- Interface, Tools, and Layers
- Drawing, Layers, Masks, and Selections
- Typography and the Pen Tool
- Color, Swatches, and Blending
- Creating Efficient Workflows, Tips, and Tricks
Each week, you’ll create projects in Photoshop and submit your work on Skillshare for feedback from your classmates, pushing your skills even further. You’ll also have a chance to interact with class teaching assistants (TAs) who can help answer questions, provide feedback on your project, and share resources to help inspire you with what’s possible with Photoshop. TAs will be monitoring the discussion boards and newly submitted projects throughout the course, but join Skillshare teacher JP Danko for a live AMA on Tuesday, March 10th from 12 – 1pm PST(London: 8 – 9pm GMT, Sydney: 7– 9am on Wednesday, March 11th).
Free Adobe Certification Voucher
If you complete all course work before the final deadline, you’ll be eligible to receive a free voucher to take the Adobe Certified Associate exam in Photoshop (a $95 value). Learn more about the ACA certification and how it can support your career goals here:http://edex.adobe.com/aca
1 Free Year of Creative Cloud Membership
Plus, 1 free year of Creative Cloud membership will be awarded to the top student chosen by the class TAs at the end of the course! Judging will be based on quality of projects submitted and student participation.
Get started by enrolling in the first class here: http://skl.sh/1bGvsqH
For more info about the course and a list of FAQ, view the course syllabus here: http://skl.sh/photoshop-course-syllabus
A trial of Adobe Photoshop CC or Creative Cloud membership will be needed to get the most out of this class. If you’re not a Creative Cloud member we recommend that you download a free 30-day trial of Adobe Photoshop CC when you start the course.
For additional updates from Skillshare, make sure to follow @Skillshare on Twitter!
This post was originally shared by Skillshare
By Renee Lance, Solution Consultant, ANZ
Sydney locals paint with their minds using Adobe Software.
Late in 2014, Masters students at The University of Sydney – in partnership with Adobe and acclaimed international lighting designer Bruce Ramus – produced Mind Paintings, an interactive digital art installation that lets people paint with their minds by interpreting brain waves. The project was launched in November at Sydney’s Central Park, and is the first digital art project of its kind in Australia.
Mind Paintings was conceived a year ago with inspiration from The Souls’ Journey, a book that looked at the idea of the mind being able to control things beyond the body. When visiting the University of Sydney’s Design Lab early this year, the wheels started turning and the students thought it would be a good time to kick-start the project.
The students’ reaction to the idea of tapping into people’s thoughts to create art was interesting: They were excited, but they also had that ‘how on earth are we going to do this?’ feeling. However, they were keen on the challenge.
The project is a way to expand the creative opportunities for students by offering them a completely different sort of canvas. It’s really about building a partnership and engaging more intimately with the people that use our tools.
The installation was designed around Mindwave wireless devices provided by Adobe, with the wearable headset measuring the electroencephalogram (EEG) electrical signals in the user’s brain. The readings show the attention and meditation levels of a person and are translated into abstract digital paintings using algorithms and Adobe tools including Photoshop, Flash, After Effects, Premiere, Audition and Dreamweaver.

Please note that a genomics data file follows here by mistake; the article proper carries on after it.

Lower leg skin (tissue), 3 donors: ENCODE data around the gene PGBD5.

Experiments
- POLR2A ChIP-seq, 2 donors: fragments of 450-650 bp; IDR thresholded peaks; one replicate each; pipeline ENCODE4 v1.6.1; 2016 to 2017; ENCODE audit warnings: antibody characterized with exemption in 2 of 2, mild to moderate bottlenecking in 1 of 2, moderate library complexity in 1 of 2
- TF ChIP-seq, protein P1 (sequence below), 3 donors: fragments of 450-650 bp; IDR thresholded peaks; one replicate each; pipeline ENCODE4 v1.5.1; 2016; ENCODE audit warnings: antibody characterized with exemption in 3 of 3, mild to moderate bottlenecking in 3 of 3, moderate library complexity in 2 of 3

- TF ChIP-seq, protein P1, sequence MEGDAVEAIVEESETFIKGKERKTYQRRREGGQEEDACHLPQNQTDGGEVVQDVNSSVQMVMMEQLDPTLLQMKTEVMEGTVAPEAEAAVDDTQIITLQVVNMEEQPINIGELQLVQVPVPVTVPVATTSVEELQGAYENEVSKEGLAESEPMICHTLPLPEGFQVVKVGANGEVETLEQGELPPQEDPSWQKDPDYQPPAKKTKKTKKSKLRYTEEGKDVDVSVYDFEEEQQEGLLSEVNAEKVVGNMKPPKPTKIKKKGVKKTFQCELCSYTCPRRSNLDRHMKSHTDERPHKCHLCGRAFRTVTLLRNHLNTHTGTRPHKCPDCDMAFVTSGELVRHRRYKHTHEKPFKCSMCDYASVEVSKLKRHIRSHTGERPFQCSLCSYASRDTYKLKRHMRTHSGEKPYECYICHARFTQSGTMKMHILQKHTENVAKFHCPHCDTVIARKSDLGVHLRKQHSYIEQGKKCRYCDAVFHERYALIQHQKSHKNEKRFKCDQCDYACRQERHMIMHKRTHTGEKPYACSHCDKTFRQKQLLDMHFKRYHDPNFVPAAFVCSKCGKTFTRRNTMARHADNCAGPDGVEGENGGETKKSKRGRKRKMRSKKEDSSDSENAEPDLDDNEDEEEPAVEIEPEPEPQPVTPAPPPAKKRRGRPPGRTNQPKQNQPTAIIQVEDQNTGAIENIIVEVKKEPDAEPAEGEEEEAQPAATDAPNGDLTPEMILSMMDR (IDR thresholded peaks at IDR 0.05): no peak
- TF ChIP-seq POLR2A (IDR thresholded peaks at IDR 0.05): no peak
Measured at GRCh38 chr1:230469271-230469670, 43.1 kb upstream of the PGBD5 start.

Bruce Ramus felt that that collaboration had given the students a different perspective on design and what can influence it. “Using sophisticated technology, as well as a lot of hard work and self-examination, the students created a beautiful suite of works that not only enhanced the public space at Central, but will encourage people to express themselves creatively.” He added “With this project, Adobe has shown a new way forward for large creative companies to forge meaningful collaborative relationships with artists and students. It’s an encouraging model that points towards a future where corporations and individuals can coexist to creatively serve our communities,”.
Creating concepts and stories around the artworks was one of the project’s early challenges and the students looked at their own stories for inspiration.
What do you think about the project?
More details on this project:
Today, I am pleased to announce that Adobe revealed the Adobe Design Achievement Awards (ADAA) 2014 category winners via an online video. The competition honors the most promising student graphic designers, photographers, illustrators, animators, filmmakers, and computer artists from the world’s top institutions of higher education.This year, we received 4,419 creative submissions from students living in seventy countries, attending 1,500 different universities and colleges.
In August, nine official judges were invited to the Adobe offices in New York, to select the ADAA winners from the semifinalist entries. The judges chose 10 category winning entries, two special designations, and 25 finalist entries. The ADAA 2014 category winners include:
- Web and App Design: Donica Ida, School of Visual Arts, United States
- Game Art and Design: Warre Buysse and Jonathan Meurrens, Howest Hogeschool West Vlaanderen / Kortrijk, Belgium
- Digital Publishing: Bing Zhang, California State University Long Beach, United States